STUTTGART, GERMANY (Dec. 12, 12 p.m. ET) — Eight companies and institutes are involved in developing hybrid sandwich structures for railway applications in the PURtrain project.
PURtrain aims to achieve “functional integrated lightweight structures in multi-material design”. A major aim is reducing the energy used by trains making frequent stops and starts between stations.
The project received 2.3 million euros in funding from the German BMBF ministry of education and research, and is also supported by Jülich Research Center.
Details of the project were revealed in a paper at the AVK reinforced plastics conference in Stuttgart by Frank Henning, head of the Fraunhofer ICT chemical technology institute, which is a PURtrain partner.
Henning said success in the project depends on the efficient and ecological production of large composites sandwich structures on an industrial scale in volumes below 100 parts/year. Other challenges include: the need to meet demands on fire and flame protection as set out by CEN/TN 45545; studies into the design and dimensions of the sandwich structures; and improvements in the production process.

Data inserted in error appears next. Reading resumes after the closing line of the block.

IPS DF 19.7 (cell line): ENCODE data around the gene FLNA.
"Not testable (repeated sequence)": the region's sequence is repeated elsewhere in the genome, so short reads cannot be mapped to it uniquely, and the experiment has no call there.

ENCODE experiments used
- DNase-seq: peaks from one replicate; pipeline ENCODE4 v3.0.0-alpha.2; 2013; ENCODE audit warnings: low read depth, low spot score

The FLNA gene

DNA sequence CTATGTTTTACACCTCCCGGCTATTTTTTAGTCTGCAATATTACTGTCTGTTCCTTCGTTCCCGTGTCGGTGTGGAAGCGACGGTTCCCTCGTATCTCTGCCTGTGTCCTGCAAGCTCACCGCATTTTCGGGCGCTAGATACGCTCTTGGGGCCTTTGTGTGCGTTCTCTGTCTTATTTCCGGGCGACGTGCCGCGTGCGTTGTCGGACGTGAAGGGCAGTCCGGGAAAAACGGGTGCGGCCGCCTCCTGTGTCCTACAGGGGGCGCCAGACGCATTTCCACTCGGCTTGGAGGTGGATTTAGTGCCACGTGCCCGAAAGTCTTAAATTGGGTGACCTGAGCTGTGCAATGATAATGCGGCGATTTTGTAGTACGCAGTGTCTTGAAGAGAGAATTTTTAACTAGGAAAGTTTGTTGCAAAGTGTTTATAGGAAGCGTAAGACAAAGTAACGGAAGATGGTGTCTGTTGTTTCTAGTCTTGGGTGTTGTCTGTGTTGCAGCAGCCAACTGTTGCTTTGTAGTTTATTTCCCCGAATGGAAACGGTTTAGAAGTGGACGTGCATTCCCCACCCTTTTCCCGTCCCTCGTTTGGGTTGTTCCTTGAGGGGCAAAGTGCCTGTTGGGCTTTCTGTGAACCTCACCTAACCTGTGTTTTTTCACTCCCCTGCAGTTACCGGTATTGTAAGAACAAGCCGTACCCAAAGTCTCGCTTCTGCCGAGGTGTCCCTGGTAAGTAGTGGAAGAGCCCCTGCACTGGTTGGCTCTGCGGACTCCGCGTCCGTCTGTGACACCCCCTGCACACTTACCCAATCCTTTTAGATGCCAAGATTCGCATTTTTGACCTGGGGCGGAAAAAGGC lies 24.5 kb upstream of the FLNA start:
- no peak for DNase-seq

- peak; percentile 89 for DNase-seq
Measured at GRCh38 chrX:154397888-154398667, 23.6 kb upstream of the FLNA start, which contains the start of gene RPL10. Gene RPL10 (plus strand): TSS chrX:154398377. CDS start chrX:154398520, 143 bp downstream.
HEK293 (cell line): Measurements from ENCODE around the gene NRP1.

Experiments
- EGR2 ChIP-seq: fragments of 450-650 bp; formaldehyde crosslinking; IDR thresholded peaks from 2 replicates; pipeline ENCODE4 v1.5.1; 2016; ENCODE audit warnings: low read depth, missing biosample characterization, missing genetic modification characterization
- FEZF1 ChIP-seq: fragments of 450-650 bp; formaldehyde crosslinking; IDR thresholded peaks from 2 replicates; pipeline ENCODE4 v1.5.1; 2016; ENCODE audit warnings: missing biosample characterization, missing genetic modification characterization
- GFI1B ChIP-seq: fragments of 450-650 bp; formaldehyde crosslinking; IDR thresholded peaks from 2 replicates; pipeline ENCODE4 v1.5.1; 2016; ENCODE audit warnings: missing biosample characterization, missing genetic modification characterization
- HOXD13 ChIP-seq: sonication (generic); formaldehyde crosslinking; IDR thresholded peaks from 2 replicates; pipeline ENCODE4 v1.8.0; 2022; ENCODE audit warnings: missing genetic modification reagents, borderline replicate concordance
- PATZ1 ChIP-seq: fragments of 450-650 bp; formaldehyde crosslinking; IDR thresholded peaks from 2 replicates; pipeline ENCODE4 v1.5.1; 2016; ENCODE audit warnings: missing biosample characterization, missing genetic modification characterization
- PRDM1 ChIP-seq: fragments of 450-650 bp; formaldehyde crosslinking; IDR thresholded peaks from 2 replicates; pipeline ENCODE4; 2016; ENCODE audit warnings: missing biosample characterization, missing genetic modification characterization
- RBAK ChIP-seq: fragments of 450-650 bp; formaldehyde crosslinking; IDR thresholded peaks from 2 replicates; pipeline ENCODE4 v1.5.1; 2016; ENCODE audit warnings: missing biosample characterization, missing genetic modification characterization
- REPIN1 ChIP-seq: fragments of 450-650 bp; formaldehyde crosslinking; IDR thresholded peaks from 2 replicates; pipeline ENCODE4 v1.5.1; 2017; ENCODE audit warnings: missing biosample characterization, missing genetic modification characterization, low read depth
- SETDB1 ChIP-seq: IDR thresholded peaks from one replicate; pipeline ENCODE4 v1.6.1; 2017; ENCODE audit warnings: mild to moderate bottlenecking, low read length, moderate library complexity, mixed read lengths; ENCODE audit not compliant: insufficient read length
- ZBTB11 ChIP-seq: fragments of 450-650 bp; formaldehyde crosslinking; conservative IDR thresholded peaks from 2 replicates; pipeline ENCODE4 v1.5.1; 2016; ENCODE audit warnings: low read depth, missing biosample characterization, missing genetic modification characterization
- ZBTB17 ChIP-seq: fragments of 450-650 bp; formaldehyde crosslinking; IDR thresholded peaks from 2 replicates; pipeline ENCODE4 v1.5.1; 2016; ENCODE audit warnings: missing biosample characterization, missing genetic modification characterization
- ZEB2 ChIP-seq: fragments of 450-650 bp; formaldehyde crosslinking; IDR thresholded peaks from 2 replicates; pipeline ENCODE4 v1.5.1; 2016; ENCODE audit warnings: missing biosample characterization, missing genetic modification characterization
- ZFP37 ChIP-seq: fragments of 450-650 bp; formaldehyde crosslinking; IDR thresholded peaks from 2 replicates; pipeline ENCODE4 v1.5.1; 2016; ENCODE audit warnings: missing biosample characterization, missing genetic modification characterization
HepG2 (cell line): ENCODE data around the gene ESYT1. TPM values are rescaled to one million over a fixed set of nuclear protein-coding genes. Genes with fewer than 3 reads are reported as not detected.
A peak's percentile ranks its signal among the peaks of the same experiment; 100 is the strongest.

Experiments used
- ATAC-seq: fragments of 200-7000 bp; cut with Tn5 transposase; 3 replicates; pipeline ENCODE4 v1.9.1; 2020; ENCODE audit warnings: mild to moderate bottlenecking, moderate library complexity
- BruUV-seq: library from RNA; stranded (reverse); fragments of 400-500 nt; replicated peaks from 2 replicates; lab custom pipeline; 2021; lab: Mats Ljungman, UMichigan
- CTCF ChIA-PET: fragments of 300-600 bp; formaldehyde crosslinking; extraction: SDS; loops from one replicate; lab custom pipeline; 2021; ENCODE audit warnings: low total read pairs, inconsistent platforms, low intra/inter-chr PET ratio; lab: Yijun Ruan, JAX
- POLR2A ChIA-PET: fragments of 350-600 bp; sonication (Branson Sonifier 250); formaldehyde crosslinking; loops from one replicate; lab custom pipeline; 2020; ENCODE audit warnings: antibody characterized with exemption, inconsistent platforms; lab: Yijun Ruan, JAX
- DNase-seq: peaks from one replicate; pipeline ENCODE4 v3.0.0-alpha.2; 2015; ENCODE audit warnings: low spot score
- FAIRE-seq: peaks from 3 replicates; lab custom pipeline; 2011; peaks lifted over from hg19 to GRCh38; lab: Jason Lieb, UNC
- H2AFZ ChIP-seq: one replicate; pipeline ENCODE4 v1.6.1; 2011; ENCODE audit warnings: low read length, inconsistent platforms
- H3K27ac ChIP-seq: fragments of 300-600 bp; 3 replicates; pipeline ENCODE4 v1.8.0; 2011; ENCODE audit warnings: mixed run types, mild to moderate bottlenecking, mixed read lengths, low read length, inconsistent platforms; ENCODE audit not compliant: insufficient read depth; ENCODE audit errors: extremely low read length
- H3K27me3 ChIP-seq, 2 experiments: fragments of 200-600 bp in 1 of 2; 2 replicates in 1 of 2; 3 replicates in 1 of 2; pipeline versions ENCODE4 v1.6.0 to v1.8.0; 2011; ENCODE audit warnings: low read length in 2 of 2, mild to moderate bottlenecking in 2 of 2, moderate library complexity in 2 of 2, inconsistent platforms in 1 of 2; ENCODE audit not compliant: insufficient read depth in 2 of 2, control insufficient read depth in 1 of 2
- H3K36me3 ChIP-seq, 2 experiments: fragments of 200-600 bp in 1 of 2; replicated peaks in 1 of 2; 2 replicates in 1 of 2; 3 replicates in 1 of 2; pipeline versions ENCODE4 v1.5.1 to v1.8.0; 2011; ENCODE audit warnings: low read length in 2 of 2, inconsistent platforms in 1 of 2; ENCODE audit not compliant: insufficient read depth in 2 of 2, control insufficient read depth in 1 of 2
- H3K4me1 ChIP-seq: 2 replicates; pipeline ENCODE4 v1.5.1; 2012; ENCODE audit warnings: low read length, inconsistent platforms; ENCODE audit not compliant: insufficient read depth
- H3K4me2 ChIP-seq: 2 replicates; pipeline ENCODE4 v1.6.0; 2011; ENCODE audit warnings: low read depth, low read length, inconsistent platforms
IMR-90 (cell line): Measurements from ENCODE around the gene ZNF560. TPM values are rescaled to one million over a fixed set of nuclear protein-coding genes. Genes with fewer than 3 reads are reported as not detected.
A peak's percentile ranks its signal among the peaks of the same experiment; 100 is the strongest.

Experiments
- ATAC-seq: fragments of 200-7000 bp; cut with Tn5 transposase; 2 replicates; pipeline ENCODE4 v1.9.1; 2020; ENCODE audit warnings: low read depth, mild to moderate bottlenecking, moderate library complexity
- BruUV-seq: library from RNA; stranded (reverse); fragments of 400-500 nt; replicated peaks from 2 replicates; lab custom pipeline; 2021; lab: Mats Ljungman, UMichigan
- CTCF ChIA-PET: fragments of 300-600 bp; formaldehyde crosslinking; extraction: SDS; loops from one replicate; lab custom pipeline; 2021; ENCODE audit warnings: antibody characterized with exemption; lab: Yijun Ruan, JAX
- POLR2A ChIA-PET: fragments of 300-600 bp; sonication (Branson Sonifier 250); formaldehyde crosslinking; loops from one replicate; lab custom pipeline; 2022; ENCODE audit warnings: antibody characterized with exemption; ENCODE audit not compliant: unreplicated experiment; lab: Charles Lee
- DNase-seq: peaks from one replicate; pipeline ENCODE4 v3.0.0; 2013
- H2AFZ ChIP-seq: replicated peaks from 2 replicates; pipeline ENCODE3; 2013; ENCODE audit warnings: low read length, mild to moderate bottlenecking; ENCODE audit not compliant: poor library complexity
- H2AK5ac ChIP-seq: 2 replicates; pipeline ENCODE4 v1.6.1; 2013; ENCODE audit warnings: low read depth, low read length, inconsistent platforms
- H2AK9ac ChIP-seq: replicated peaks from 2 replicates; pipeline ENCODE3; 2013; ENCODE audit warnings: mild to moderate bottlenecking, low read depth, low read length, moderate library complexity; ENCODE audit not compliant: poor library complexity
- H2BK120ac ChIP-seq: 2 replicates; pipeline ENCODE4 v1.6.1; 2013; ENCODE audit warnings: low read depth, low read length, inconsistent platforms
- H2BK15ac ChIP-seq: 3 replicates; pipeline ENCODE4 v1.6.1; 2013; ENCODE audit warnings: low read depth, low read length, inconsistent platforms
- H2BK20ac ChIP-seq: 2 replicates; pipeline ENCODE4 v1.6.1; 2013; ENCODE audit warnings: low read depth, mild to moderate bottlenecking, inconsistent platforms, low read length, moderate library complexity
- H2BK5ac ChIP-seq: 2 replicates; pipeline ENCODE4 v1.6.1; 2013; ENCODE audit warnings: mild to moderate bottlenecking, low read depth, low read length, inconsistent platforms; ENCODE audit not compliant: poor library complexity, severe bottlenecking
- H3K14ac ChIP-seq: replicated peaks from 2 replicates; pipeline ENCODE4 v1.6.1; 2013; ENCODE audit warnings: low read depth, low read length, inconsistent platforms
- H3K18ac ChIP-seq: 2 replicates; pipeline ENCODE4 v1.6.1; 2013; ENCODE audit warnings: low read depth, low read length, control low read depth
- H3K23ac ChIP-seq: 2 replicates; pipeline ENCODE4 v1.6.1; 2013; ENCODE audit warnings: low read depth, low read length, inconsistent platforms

The project involves making a technology demonstrator part - a 4.5 meter x 2.4 meter x 0.8 meter self-supporting diesel engine cover for the Bombardier Transportation Itino series trains. The key process for this is polyurethane sprayed over a sandwich of pre-assembled face sheet and core structures, followed by compression molding into finished panels.
Henning showed four base panels and four side panels forming the basis of the design for the train engine cover. These should consist of a polycarbonate honeycomb core with long and continuous fibres in the outer layers, as well as an aesthetic top surface layer. This type of structure should also provide enhanced noise insulation.